Keeping the Light Burning: A Middle Path to Well-Being During Trying Times

Times are challenging; the vision of a shared society seems harder for many to maintain in our era, whether we are discussing life within Israel’s “Green Line,” the recent decision about frozen embryos issued by Alabama’s Supreme Court, refugee policy in Europe, or China’s surveillance state and restricted human rights. It is difficult to ascertain whether things are worse today than in previous eras; it seems clear, however, that a great many people feel things are worse, and this impacts their capacity to work toward the better world we all wish would arrive sooner than it ever does. Many people are throwing their hands up.

Three Gifts

When is a material gift spiritual, and when is a spiritual gift material? I have a vivid recollection of a November sun casting its cold rays onto the front porch of my childhood home as I unwrapped the large cardboard carton that contained an unassembled Big Wheel. The Big Wheel came to market in the 1970s; it was basically what happened when a tricycle died, went to heaven, and came back reincarnated as the coolest set of wheels any five-year-old could dream of owning.

Fight Club and the Ten Commandments

In 1996, a novel was published that touched the country’s nerve. It was brought to the big screen three years later, and despite initially tepid box office earnings, was destined to become a peculiar cult classic. That movie was Fight Club, starring Ed Norton and Brad Pitt. It is a dark, morbid study of the hollowness of consumer culture and white-collar corporate jobs while highlighting the loss of meaningful human connection.

Breathing in the Ten Commandments

The Shabbat on which we read Parshat Yitro always feels particularly momentous since we recite the Aseret HaDibrot, or the Ten Commandments on this day. Indeed, tomorrow I will be speaking about the important role that the Ten Commandments and Torah as a whole have had on the Jewish people. Given that focus, it seemed appropriate to take a somewhat different direction for this Oasis Song. While Jewish law has an enormous scope, it rarely is about dry statutes; instead, it has long been a repository of Jewish history, moral dilemmas, and ethical sensitivities.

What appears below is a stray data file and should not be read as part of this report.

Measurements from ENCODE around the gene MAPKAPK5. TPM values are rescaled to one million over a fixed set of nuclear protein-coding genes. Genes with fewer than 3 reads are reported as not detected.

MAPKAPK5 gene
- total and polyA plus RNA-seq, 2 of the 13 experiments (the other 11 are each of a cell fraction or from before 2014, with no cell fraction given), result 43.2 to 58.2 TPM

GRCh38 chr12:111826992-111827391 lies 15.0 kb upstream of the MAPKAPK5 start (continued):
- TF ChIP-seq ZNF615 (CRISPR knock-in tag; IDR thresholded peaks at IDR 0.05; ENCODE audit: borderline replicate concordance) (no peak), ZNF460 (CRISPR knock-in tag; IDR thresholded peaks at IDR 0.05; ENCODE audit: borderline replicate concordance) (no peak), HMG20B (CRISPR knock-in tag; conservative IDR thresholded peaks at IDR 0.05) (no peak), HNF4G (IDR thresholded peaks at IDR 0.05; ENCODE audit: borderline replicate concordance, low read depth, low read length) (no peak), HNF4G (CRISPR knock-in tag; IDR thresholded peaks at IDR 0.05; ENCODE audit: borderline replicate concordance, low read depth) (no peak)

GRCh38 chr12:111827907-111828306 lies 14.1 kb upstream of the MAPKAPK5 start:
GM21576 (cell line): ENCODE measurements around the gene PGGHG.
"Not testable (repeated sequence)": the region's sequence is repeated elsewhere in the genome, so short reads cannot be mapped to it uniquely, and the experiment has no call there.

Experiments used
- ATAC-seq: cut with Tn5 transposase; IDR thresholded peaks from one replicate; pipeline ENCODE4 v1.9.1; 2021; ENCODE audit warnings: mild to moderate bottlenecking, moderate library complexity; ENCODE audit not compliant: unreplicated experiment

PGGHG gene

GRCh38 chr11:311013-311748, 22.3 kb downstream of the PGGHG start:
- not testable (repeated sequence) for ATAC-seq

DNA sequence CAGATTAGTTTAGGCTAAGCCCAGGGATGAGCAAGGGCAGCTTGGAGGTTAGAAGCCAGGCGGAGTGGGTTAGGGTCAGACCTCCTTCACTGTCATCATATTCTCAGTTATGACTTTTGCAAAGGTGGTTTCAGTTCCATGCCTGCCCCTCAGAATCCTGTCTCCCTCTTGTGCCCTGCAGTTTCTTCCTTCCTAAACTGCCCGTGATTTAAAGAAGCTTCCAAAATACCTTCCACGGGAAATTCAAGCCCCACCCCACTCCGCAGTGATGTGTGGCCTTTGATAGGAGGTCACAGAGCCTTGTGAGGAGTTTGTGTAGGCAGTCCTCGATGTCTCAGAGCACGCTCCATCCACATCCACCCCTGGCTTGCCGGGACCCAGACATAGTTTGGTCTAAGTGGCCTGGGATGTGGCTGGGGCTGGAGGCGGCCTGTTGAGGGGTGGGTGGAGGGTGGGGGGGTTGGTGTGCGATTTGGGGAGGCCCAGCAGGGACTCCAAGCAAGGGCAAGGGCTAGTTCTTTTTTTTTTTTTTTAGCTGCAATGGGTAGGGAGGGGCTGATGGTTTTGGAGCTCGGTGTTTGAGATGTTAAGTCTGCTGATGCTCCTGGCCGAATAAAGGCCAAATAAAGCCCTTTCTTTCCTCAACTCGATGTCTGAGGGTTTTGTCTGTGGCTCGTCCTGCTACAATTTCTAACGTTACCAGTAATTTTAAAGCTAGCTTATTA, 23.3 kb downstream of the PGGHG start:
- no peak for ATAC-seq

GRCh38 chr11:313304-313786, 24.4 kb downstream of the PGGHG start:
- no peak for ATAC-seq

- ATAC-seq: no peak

The Mountains of Darkness: Ecological Reflections for Tu Bishvat

In the southeast corner of Oregon, there is a sparsely inhabited swath of land known as the Outback. It is a place every Oregonian should visit at least once, for as the sun drops below the horizon, the night sky there becomes one of the darkest places left on the planet. Staring up there when the moon is small is to gasp in wonder at a vision of the stars most modern people no longer have access to.

Words Matter: Israel, South Africa, and the International Court of Justice

As many are aware, South Africa brought charges of genocide against the State of Israel in one of the legal bodies of the United Nations, the International Court of Justice. Arguments were heard, beginning yesterday. Because of time constraints, I want to make two quick points at this time: if this is a topic in which people have interest, it would be possible to explore this legal case more deeply and to explain more thoroughly my own evolving thinking on this historic and pernicious case, while also providing more sources for those who want to continue their own investigation. If this is a topic on which you would like to hear more, please reach out.

Perspectives on Leadership, Accountability, and Plagiarism

This week, much of the Jewish and general social media universe have quickly written about the meaning of Claudine Gay’s resignation as the president of Harvard University. There are people who view this as a victory in the war against antisemitism on college campuses, while others think this is a terrible result for Jews as it will be used by our enemies to exaggerate the strength and reach of Jewish power.